Here are three facts about how the 10-year budget outlook has changed in the past year: 1) the fiscal cliff deal raised $600 billion in new revenue; 2) the sequester, if left in place, cut $1.2 trillion; 3) the CBO revised its projection for federal healthcare spending down by $600 billion.

Harvard historian Niall Ferguson has a counterfactual take. Here’s how he described how our debt trajectory changed the past year:

A very striking feature of the latest CBO report is how much worse it is than last year’s. A year ago, the CBO’s extended baseline series for the federal debt in public hands projected a figure of 52% of GDP by 2038. That figure has very nearly doubled to 100%. A year ago the debt was supposed to glide down to zero by the 2070s. This year’s long-run projection for 2076 is above 200%. In this devastating reassessment, a crucial role is played here by the more realistic growth assumptions used this year.”

This isn't a difference of opinion. It’s incorrect. But it’s incorrect for reasons that will escape casual readers.

Read more.

Happy Birthday, Niall Ferguson

He’s 47 today.  The well-known historian and author of, e.g., The Ascent of Money and Empire, is a bit like me in some ways: we’re both Scottish-born (though he prefers to describe himself as British); we’re almost exactly the same age (he’s 5 weeks younger); we live and work in the United States.  On the other hand, he’s posher than me; he’s more conservative than I am (e.g., he’s fallen out with Paul Krugman, whom I like and I generally agree with); he’s published 14 books to my zero (a published monograph is the closest I’ve come).  Oh yes, and he teaches at Harvard while I teach at St. John Fisher College.  If you’re not from Western New York you’ve likely heard of one of these fine institutions. :-)

Here he is on The Colbert Report from a couple of years ago.  Judge for yourself.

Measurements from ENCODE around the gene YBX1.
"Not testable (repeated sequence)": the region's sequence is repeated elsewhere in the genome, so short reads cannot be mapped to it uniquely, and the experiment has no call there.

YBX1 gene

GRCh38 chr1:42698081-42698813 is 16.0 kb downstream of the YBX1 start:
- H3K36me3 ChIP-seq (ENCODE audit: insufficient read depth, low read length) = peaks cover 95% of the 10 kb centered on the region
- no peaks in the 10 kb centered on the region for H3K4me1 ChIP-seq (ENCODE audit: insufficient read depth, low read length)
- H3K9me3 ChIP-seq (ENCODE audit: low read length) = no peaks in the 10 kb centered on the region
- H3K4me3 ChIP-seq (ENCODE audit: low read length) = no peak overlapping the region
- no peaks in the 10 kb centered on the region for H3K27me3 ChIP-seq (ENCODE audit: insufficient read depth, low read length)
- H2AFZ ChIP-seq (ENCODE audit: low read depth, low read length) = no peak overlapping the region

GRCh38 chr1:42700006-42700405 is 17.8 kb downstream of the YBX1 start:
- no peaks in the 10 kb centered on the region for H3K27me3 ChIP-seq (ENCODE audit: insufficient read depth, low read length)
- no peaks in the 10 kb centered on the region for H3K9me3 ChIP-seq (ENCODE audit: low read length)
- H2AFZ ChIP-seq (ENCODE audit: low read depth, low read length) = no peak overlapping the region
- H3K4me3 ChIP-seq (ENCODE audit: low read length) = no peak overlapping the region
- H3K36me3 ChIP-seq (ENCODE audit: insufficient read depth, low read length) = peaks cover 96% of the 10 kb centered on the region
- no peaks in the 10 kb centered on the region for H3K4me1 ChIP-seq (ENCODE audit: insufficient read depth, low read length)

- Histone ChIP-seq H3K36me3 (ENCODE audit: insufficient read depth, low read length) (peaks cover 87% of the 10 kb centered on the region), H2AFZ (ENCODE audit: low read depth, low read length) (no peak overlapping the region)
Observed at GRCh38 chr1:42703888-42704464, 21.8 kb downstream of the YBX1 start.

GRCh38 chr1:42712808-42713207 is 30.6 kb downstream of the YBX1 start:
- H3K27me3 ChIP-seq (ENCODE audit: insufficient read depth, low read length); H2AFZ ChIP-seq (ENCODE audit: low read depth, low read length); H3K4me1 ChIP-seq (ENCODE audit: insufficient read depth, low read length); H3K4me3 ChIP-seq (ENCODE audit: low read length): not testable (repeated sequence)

• On Multiculturalism
  • Stuart Hall
  • BBC Radio 4 | Thinking Allowed

Stuart Hall | Interview on multiculturalism 

Thinking Allowed, BBC Radio 4, March 2011

“I’m not surprised that identity has become a political question, but I’m in despair, and also ironic, about the actual forms that takes…I mean St George’s Day, can you imagine? I think those are pretty ridiculous. But, at the same time, globalisation has greatly overplayed the decline of the nation state and national culture. These two things work hand in hand, so the question of, well, ‘what are we attached to?’, especially for a society which has constructed its history to suggest that, you know, these are special people - they came out of the North Sea already tolerant, liberal, open-minded, addicted to freedom etcetera. It’s horrendous distortion of what the national history has been, as our story, which is going on right now. We’re about to teach a version of it that says the only thing is really that we did come out of the sea civilized. I think all of that is not amusing at all. A difficult and dangerous preoccupation, and its a preoccupation that Paul Gilroy called ’[postcolonial] melancholia’ a kind of mourning for a lost object, and its an unrequitable mourning because it’s not going to come back in that form.”


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Niall Ferguson: By 2021 There Could Be A Restored Middle Eastern Caliphate.

Niall Ferguson spoke with The Telegraph about what he believes the world may look like 10-years from now, in 2021.

Key points:

  • China will be the largest economy in the world by 2021
  • No guarantees the euro will still exist
  • The U.S. could europeanize itself, or it could revitalize itself
  • Tiny possibility we get western-style democracies in the Middle East
  • More alarming to think about a “restored caliphate”
  • Germany’s love of European integration under threat
What the Spaniards had failed to understand is that the value of precious metal is not absolute. Money is worth only what someone else is willing to give you for it. An increase in its supply will not make a society richer, though it may enrich the government that monopolizes the production of money. Other things being equal, monetary expansion will merely make prices higher.
—  Niall Ferguson | The Ascent of Money
Watch on

At the 12:30 mark of this interview, Niall Ferguson says we didn’t identify a single error in his Newsweek cover story. You be the judge.

I should not have suggested - in an off-the-cuff response that was not part of my presentation - that Keynes was indifferent to the long run because he had no children, nor that he had no children because he was gay. It is obvious that people who do not have children also care about future generations.
—  Harvard history professor and author Niall Ferguson • Apologizing for remarks he reportedly made during a conference in Carlsbad, California on Thursday. Ferguson, 49, while discussing famed early-20th century economist John Maynard Keynes, suggested he supported government spending during recessions because he was gay, and had no children, thus caring less for future generations. He’s apologized for that, though in that rather hedging way that so characterizes public figures’ apologies — he also didn’t back away from his central claim, that the influential economist cared little for the long run. source